Increases in the phosphorylation state of the insulin receptor, as well as downstream mediators in the insulin pathway (e.g. Akt, glycogen synthase kinase 3β), are seen with modest overproduction of adiponectin and in part mediate its effects on hepatic insulin sensitivity [52]. There are other mechanisms at play beyond sensitisation to insulin. AMPK activation, somewhere downstream from the adiponectin receptor, has been recognised as a mechanism of adiponectin action in the liver. It has become increasingly clear in recent years, however, that many of this hormone’s effects are independent of AMPK. Liver-specific deletion of liver kinase B1 (LKB1), the major upstream activator of AMPK, blunts, but does not abolish, adiponectin’s ability to decrease serum glucose concentrations by reducing hepatic glucose output or gluconeogenic gene expression [51]. This suggests both an LBK1/AMPK-dependent and -independent pathway of adiponectin action on the liver. Importantly, adiponectin has also been shown to lower hepatic ceramide content independently of LBK1/AMPK, supporting the key role for sphingolipid metabolism and highlighting the relevance of the sphingolipid pathway in the adiponectin-mediated effects on the liver [25]. Overexpression of AdipoR1 and AdipoR2 in the liver has been shown to significantly increase hepatic ceramidase activity, lower high-fat diet-induced hepatic ceramide accumulation and improve insulin resistance.

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Adiponectin has local effects on adipose tissue

Adipocytes are known to express the adiponectin receptors (ADIPOR1>R2) [56]. This finding suggests that adiponectin is able to act locally in an autocrine or paracrine fashion to influence adipose tissue function.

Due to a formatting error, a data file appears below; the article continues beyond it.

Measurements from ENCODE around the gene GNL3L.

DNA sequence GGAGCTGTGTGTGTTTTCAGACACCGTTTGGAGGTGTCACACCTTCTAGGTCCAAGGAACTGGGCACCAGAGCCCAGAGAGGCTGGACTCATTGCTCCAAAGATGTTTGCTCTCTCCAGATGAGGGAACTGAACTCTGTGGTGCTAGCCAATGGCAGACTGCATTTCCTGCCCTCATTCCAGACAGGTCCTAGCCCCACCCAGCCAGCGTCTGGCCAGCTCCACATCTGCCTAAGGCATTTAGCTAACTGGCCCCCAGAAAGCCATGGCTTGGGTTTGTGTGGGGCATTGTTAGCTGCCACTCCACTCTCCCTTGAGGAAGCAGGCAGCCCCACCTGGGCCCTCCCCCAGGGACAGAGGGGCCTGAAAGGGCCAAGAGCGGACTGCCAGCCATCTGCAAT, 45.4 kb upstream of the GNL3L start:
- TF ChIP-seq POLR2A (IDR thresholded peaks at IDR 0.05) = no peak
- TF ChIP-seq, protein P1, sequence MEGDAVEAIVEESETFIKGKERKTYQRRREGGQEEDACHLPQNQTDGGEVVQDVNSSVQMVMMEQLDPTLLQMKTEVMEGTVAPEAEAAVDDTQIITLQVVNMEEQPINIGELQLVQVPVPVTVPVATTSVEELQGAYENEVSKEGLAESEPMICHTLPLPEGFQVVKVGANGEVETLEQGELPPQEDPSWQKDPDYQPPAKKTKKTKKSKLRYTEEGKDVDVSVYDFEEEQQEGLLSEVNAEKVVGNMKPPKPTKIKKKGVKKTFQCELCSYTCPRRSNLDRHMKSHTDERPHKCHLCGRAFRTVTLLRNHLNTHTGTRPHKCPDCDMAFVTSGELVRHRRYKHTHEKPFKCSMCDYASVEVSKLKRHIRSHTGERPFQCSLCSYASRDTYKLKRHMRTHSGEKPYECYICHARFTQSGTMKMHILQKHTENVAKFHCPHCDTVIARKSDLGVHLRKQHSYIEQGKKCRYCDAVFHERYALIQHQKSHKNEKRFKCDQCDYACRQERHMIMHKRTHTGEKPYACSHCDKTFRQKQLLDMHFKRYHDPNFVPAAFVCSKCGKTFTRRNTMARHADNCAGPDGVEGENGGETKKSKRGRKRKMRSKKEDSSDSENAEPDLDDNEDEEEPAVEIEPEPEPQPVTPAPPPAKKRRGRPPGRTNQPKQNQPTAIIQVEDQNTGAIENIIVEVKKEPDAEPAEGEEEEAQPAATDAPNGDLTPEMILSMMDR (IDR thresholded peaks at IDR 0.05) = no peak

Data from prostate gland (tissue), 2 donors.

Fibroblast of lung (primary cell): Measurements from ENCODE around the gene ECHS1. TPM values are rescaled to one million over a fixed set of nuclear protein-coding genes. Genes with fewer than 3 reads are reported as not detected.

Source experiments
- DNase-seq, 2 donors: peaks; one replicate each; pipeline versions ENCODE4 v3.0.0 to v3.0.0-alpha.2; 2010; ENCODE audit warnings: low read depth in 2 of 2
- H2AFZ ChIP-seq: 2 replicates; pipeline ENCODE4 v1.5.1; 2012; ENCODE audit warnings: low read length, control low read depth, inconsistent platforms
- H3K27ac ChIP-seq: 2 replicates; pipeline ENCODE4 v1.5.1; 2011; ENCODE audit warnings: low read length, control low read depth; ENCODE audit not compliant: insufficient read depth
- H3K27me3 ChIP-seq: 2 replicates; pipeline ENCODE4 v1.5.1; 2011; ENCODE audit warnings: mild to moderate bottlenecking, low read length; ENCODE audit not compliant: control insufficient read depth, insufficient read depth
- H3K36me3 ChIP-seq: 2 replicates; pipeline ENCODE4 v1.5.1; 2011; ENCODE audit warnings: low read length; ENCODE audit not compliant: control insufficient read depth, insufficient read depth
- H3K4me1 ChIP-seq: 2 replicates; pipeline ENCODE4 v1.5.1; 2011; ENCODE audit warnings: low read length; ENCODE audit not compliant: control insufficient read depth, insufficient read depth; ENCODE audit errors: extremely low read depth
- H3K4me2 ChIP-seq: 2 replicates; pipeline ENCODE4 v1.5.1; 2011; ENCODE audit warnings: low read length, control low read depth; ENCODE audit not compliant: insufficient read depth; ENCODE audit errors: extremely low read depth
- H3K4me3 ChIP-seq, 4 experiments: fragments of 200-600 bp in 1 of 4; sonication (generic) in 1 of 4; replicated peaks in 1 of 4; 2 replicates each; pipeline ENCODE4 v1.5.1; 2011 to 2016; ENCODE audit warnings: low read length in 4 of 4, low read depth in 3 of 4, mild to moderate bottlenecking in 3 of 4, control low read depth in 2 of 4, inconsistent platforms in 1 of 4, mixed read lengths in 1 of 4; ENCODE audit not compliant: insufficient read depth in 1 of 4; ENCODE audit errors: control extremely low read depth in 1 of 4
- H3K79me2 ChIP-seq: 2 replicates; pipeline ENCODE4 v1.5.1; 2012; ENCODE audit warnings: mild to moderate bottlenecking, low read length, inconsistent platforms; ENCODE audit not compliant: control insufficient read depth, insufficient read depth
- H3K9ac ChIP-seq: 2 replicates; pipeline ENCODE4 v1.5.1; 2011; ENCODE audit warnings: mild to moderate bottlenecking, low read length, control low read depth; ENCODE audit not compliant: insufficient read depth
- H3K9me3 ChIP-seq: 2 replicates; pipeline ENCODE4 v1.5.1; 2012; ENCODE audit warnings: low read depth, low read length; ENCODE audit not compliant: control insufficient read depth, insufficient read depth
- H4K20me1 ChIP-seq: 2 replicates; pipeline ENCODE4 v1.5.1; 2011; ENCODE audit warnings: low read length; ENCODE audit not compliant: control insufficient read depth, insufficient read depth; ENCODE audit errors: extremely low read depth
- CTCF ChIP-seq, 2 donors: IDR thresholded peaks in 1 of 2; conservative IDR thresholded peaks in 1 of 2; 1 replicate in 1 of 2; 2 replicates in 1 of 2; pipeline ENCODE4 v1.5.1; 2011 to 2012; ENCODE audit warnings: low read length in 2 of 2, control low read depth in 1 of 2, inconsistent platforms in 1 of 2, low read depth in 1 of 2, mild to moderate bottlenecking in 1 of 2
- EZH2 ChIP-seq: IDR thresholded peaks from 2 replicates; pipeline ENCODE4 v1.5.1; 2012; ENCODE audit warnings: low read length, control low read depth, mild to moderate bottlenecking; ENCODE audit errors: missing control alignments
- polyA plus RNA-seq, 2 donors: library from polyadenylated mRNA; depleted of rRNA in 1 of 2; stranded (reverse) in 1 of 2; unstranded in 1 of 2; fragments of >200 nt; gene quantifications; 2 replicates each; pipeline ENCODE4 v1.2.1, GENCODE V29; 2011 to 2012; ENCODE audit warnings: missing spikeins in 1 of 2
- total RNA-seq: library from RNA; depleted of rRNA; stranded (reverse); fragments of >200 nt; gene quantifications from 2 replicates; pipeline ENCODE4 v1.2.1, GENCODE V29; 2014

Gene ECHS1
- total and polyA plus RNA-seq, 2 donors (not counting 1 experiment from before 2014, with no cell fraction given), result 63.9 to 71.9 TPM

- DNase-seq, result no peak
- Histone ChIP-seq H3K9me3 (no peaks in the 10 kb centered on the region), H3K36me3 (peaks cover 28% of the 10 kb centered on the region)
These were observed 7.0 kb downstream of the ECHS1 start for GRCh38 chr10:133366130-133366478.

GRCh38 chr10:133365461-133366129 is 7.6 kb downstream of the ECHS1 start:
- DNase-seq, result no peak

One of the most striking effects of adiponectin’s effect on adipose tissue is seen in the Adipoq-overexpressing ob/ob mouse. This mouse displays greater adiposity than the ob/ob mouse, with the excess weight accounted for by a greater subcutaneous fat mass (while the intra-abdominal and hepatic fat matched that in wild-type mice) [52]. Histological examination has shown that the expanded adipose tissue consists of a larger number of adipocytes with a significantly lower average cell size compared with the lipid-engorged adipocytes seen on the ob/ob background. Furthermore, mRNA levels of several key genes involved in lipid metabolism, including Pparg2 and Pgc1a, are upregulated in the white adipose tissue of these mice, suggesting a generalised improvement in lipid metabolism [52, 53].

Concurrently, overexpression of Adipoq leads to decreased infiltration of macrophages into adipose tissue [52] and adiponectin acts locally on adipose tissue to suppress the release of a number of pro-inflammatory cytokines (e.g. TNFα, IL-6) from adipocytes and surrounding stromal vascular cells [52, 5760]. This demonstrates the complex interplay between local (e.g. adipose tissue) and systemic inflammation.

How adiponectin achieves its potent local effects on adipose tissue remains an unsolved mystery. It will be interesting to see to what extent adiponectin-mediated changes on the various sphingolipid pathways in adipocytes drive the phenotype. Alternatively, since adipocytes accumulate large amounts of adiponectin intracellularly, the role of this intracellular pool of adiponectin remains to be analysed in detail.
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Adiponectin has systemic anti-inflammatory effects

Unquestionably, adiponectin exerts important effects on local inflammation in adipose tissue. However, there are significant anti-inflammatory properties of adiponectin that extend beyond this microenvironment. Insofar as systemic inflammation may promote insulin-resistance, these effects are relevant.